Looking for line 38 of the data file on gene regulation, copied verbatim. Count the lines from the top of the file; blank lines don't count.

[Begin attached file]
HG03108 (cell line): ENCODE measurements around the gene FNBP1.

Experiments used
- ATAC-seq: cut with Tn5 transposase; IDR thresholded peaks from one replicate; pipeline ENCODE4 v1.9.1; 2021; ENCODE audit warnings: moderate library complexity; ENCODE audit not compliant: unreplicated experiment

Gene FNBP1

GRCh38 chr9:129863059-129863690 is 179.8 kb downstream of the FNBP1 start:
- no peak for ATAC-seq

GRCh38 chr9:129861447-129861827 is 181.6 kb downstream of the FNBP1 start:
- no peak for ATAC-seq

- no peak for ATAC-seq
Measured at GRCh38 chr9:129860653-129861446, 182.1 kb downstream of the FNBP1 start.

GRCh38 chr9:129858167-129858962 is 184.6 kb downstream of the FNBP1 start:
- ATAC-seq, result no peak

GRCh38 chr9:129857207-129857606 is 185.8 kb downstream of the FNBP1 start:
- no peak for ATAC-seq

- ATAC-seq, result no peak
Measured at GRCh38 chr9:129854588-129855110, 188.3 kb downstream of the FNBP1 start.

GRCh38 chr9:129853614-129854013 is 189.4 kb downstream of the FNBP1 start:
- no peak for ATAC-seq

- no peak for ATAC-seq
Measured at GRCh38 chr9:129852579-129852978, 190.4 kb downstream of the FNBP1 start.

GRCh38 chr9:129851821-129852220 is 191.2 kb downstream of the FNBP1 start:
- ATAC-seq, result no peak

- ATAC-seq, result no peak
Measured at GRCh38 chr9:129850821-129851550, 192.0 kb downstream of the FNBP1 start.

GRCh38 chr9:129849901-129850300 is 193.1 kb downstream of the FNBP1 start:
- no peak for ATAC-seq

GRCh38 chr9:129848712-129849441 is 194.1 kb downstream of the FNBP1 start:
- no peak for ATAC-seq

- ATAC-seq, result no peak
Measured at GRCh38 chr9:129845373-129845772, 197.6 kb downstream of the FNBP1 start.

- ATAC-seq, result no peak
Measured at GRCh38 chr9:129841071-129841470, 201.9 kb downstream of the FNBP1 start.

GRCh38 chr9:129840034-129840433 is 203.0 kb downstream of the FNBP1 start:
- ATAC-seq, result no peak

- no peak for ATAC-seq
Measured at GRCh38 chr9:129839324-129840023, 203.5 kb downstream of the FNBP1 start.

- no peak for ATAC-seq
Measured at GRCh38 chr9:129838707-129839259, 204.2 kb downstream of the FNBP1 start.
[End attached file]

Measured at GRCh38 chr9:129838707-129839259, 204.2 kb downstream of the FNBP1 start.